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Serratia marcescens is red at 25 C and white at 37 C. I did an experiment and checked it in a book. I know that this is due to a pigment. But, if the colonies thrive at both temperatures why the change in color? Is one more helpful or protective?
Answer 1:

In microbiology it is common to assess bacteria by their ability to metabolize certain compounds. Bacteria are grown on particular indicator media, and if the bacterial cells are capable of metabolizing a compound in the media, the media will change to a different color. Because bacterial morphologies tend to be very simple and indistinguishable between species, such tests are important to allow bacteria to be characterized and identified by other means.

In some cases, however, the bacteria themselves may change color. Although relatively few, there are some species which may produce pigments in response to particular environmental stimuli. For example, some photoautotrophic purple bacteria produce photoactive pigments only in anaerobic or microaerophilic conditions, but remain unpigmented under oxygen-replete conditions. This color change is clearly linked to changes in the environmental conditions, as the cells alter their metabolic strategy depending on the availability of oxygen.

An even more striking example is found in the bacterium Serratia marcescens. As you have observed, this bacterium produces a bright red pigment (which historically has even been mistaken for blood) when grown at temperatures below 35-37C, but does not produce this pigment at higher temperatures, resulting in a pale off-white color. Moreover, it has further been observed that the intensity of this pigment per cell is greater when the bacteria are grown at higher densities, and growth in nutrient-poor media reduces the intensity, regardless of population density. Whereas in the case of photoautotrophic bacteria the production of a pigment is easily explained by its role in photosynthesis, the production of an apparently superfluous pigment in Serratia is less easily attributed to any metabolic purpose.

It is currently thought that the pigment produced by Serratia, called prodigiosin, does not have any direct function, but rather is simply a byproduct of other processes. The relationship between cell density and pigment production has led some scientists to propose that this pigment is a secondary metabolite associated with "quorum sensing" gene expression patterns. Quorum sensing is a means by which bacterial cells communicate. Each cell releases signaling molecules into the environment, which other cells of the same species can detect. As the density of the population increases, so does the abundance of the signaling molecules. These signaling molecules in turn regulate gene expression in such a way that when a certain abundance of signaling molecules (and thus cells) exists, the cells alter their gene expression to change their metabolic strategy accordingly. This allows bacterial populations to maximize their efficiency in dealing with a rapidly changing environment, potentially even cooperatively coordinating their metabolic processes. In this model, as the Serratia, population size increases, their gene expression pattern changes accordingly. One of the consequences of this is that some new metabolic pathways are initiated, a byproduct of which is the prodigiosin pigment.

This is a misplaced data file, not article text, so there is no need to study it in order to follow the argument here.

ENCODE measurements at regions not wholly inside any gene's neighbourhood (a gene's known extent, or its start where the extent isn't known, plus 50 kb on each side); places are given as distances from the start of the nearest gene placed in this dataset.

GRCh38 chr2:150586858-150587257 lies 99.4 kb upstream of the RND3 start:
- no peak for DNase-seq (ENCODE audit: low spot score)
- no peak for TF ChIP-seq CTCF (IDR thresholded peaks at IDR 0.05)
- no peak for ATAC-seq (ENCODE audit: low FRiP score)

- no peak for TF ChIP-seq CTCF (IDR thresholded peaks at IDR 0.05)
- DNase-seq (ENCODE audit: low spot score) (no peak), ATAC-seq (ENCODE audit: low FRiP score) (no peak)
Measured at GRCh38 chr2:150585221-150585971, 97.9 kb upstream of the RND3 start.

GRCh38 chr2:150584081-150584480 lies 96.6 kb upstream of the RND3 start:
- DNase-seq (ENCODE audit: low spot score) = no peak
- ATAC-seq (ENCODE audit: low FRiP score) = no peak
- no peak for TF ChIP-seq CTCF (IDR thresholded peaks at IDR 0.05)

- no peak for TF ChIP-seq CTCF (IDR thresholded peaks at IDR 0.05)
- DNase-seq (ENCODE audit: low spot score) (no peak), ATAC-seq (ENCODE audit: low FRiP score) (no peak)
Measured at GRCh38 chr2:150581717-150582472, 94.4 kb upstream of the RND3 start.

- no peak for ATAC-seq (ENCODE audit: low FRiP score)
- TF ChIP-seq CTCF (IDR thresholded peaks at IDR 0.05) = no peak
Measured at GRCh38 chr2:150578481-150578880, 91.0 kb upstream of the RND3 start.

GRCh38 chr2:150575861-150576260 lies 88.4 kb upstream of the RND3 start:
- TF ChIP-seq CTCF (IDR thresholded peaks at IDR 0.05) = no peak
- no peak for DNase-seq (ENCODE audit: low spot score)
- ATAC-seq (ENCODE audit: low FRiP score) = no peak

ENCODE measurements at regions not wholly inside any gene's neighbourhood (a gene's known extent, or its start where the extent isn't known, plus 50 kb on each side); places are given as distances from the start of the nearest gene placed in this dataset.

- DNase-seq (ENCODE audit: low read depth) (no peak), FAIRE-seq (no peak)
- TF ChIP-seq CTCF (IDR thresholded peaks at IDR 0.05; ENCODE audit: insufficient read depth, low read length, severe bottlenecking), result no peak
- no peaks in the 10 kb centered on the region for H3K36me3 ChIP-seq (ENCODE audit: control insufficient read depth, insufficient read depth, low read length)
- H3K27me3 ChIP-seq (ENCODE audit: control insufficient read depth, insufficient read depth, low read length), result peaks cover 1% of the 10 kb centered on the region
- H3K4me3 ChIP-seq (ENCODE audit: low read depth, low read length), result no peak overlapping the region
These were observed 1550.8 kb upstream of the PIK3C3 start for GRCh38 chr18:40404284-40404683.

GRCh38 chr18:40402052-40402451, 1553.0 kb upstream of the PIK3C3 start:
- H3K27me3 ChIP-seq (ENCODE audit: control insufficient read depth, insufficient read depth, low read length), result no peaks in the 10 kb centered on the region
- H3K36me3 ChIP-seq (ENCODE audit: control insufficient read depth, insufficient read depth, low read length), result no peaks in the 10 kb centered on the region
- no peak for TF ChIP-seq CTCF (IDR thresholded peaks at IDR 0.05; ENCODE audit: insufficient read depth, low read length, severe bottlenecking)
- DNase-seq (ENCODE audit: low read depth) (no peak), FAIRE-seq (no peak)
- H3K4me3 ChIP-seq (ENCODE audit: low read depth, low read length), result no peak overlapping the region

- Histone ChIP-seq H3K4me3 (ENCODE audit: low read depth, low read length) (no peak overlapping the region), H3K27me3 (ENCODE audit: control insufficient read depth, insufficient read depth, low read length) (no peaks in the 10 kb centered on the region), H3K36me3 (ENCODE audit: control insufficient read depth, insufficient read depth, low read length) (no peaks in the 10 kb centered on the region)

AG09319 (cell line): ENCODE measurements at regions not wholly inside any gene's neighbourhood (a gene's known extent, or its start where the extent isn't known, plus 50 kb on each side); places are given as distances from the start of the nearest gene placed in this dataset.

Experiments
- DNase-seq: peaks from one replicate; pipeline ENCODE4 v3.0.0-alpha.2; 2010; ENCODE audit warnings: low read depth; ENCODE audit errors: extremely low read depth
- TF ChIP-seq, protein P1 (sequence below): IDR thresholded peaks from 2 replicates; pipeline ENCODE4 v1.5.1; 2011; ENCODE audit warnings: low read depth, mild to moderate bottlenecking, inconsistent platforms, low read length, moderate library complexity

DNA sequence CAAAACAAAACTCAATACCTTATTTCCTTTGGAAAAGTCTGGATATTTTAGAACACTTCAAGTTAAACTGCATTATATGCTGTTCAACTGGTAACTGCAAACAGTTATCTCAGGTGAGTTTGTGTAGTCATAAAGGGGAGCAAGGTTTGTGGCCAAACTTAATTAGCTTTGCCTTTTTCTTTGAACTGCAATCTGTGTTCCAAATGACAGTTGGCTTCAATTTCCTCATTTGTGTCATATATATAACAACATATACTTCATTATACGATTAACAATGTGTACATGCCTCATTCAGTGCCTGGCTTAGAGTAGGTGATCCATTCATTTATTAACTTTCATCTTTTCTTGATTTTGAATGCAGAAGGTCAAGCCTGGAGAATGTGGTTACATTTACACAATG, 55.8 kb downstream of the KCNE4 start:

While this model may adequately explain the relationships between pigment intensity and population size as well as nutritional state, the change in pigment expression with temperature remains puzzling. Perhaps it is noteworthy that the optimal growth range for Serratia marcescens is 25-37C, and it is above this temperature range that pigment production ceases. It is possible that the loss of pigment is associated with mild temperature stress. Alternatively, it may be that temperature also plays a role in regulating the expression of the prodigiosin pathway, although some scientists assert that the evidence suggests the decreased pigmentation is a physiological rather than genetic response. Obviously more research is necessary before a satisfying answer will be found.

Incidentally, Haddix and Werner (2000) used these properties of Serratia marcescens to propose classroom experiments which illustrate changes in gene expression with environmental changes. The experiments they propose seem interesting, educational, and fairly straightforward. Their paper can be seen and downloaded at
http://papa.indstate.edu/amcbt/volume_26/v26-4p3-13.pdf.


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